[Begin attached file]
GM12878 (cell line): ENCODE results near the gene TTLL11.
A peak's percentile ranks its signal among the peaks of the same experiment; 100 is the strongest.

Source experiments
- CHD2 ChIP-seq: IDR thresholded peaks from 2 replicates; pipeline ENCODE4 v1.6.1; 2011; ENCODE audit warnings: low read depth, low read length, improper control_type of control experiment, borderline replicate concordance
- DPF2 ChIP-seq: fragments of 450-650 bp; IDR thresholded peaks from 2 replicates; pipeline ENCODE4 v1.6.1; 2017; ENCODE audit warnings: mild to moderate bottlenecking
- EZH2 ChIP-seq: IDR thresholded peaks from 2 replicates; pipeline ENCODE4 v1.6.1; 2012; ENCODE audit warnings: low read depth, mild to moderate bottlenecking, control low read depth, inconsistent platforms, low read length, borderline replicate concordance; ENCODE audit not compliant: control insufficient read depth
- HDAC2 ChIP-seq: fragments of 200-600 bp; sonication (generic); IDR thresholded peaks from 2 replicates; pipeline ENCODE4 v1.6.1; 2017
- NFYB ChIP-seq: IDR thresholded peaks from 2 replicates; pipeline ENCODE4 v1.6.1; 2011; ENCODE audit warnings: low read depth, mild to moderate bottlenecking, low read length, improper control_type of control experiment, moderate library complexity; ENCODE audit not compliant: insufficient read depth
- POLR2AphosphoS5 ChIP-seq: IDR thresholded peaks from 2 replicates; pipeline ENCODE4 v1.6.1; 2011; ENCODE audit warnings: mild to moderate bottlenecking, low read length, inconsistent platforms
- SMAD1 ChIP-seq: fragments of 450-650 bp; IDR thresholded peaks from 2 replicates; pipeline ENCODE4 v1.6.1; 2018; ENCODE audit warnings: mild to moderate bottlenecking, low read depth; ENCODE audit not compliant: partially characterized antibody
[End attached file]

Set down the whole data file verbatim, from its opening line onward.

GM12878 (cell line): ENCODE results near the gene TTLL11.
A peak's percentile ranks its signal among the peaks of the same experiment; 100 is the strongest.

Source experiments
- CHD2 ChIP-seq: IDR thresholded peaks from 2 replicates; pipeline ENCODE4 v1.6.1; 2011; ENCODE audit warnings: low read depth, low read length, improper control_type of control experiment, borderline replicate concordance
- DPF2 ChIP-seq: fragments of 450-650 bp; IDR thresholded peaks from 2 replicates; pipeline ENCODE4 v1.6.1; 2017; ENCODE audit warnings: mild to moderate bottlenecking
- EZH2 ChIP-seq: IDR thresholded peaks from 2 replicates; pipeline ENCODE4 v1.6.1; 2012; ENCODE audit warnings: low read depth, mild to moderate bottlenecking, control low read depth, inconsistent platforms, low read length, borderline replicate concordance; ENCODE audit not compliant: control insufficient read depth
- HDAC2 ChIP-seq: fragments of 200-600 bp; sonication (generic); IDR thresholded peaks from 2 replicates; pipeline ENCODE4 v1.6.1; 2017
- NFYB ChIP-seq: IDR thresholded peaks from 2 replicates; pipeline ENCODE4 v1.6.1; 2011; ENCODE audit warnings: low read depth, mild to moderate bottlenecking, low read length, improper control_type of control experiment, moderate library complexity; ENCODE audit not compliant: insufficient read depth
- POLR2AphosphoS5 ChIP-seq: IDR thresholded peaks from 2 replicates; pipeline ENCODE4 v1.6.1; 2011; ENCODE audit warnings: mild to moderate bottlenecking, low read length, inconsistent platforms
- SMAD1 ChIP-seq: fragments of 450-650 bp; IDR thresholded peaks from 2 replicates; pipeline ENCODE4 v1.6.1; 2018; ENCODE audit warnings: mild to moderate bottlenecking, low read depth; ENCODE audit not compliant: partially characterized antibody